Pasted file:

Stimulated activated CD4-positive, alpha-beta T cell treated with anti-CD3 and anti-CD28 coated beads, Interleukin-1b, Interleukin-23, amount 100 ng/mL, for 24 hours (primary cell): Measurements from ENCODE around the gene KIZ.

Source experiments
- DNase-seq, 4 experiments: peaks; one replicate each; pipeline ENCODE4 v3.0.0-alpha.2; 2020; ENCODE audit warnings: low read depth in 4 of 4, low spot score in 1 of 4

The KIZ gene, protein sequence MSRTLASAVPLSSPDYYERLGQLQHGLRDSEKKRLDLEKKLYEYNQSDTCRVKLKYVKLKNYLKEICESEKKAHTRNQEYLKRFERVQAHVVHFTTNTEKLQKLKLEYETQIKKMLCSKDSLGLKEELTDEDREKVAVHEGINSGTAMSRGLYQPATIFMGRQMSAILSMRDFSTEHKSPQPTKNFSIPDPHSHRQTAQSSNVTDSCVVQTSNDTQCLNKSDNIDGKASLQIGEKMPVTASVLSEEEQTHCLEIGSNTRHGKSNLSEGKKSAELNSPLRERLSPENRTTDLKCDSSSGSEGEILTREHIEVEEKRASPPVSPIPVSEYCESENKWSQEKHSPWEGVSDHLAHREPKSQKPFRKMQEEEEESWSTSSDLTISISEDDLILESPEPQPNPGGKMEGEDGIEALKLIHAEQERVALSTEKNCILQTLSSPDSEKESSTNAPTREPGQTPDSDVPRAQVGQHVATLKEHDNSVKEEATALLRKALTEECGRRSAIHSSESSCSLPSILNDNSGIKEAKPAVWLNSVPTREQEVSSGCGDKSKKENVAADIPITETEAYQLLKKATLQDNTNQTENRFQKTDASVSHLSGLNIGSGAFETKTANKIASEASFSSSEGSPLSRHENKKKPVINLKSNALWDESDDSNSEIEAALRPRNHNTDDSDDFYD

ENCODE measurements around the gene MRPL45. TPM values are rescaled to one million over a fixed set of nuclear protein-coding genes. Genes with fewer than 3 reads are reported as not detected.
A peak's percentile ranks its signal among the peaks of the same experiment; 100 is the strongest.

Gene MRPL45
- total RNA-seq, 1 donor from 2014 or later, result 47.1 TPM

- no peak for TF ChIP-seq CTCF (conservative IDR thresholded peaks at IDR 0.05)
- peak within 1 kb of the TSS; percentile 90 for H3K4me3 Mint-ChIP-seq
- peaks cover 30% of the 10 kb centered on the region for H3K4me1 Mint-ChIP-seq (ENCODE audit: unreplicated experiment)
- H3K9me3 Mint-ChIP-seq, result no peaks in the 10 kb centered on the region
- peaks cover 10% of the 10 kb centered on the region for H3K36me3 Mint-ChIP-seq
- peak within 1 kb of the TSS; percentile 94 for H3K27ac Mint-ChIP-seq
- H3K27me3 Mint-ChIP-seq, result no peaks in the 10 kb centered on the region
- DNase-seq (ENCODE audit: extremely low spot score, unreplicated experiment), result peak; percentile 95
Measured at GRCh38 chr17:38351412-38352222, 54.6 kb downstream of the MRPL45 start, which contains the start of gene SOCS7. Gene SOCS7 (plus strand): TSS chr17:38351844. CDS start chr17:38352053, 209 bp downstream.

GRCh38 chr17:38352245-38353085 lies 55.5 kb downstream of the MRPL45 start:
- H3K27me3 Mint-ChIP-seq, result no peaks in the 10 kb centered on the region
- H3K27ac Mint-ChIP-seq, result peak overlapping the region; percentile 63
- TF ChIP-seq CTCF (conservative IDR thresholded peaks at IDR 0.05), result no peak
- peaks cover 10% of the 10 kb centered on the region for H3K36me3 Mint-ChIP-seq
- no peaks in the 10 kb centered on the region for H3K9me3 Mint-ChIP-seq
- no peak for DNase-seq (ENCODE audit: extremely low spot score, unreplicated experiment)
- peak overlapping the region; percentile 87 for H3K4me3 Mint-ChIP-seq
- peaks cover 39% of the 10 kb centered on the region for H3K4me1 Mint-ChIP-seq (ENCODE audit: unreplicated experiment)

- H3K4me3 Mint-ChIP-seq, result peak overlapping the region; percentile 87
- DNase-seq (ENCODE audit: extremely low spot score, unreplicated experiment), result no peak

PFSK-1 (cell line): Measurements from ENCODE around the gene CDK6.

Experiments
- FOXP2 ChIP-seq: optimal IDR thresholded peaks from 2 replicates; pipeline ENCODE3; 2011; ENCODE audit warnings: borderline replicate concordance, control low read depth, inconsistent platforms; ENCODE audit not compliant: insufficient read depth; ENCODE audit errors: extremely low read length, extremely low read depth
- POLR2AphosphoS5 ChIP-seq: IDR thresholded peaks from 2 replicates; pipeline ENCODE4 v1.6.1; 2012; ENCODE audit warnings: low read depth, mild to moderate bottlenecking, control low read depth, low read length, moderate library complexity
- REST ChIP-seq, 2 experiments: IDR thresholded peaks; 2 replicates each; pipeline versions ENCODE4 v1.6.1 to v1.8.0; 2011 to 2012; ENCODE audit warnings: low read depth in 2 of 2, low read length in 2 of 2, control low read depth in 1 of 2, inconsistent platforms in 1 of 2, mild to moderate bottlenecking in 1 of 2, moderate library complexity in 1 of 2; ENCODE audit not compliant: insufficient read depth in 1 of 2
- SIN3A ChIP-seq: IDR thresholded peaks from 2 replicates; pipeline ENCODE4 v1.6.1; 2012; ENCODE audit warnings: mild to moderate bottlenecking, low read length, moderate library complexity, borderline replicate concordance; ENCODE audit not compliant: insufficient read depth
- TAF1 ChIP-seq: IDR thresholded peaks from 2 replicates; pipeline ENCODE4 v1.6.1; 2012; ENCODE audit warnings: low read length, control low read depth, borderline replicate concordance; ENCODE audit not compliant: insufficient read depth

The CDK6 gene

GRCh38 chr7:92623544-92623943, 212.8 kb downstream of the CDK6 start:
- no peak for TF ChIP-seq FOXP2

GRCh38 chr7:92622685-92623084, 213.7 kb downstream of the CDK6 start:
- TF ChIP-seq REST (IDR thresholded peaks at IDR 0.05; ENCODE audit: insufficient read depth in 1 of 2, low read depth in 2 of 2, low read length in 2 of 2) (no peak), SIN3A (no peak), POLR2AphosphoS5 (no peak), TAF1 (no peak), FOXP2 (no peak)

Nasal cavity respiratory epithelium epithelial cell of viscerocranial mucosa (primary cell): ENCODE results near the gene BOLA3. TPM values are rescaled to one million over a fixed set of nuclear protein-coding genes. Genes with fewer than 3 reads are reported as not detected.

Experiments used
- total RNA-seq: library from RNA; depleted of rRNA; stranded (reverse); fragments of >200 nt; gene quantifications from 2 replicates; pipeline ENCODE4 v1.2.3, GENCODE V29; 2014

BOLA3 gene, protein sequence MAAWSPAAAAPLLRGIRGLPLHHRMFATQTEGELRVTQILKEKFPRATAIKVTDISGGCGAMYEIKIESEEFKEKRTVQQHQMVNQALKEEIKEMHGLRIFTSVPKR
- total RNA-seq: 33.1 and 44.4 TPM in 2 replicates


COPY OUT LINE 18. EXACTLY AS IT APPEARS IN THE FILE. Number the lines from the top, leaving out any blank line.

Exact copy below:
GRCh38 chr17:38352245-38353085 lies 55.5 kb downstream of the MRPL45 start: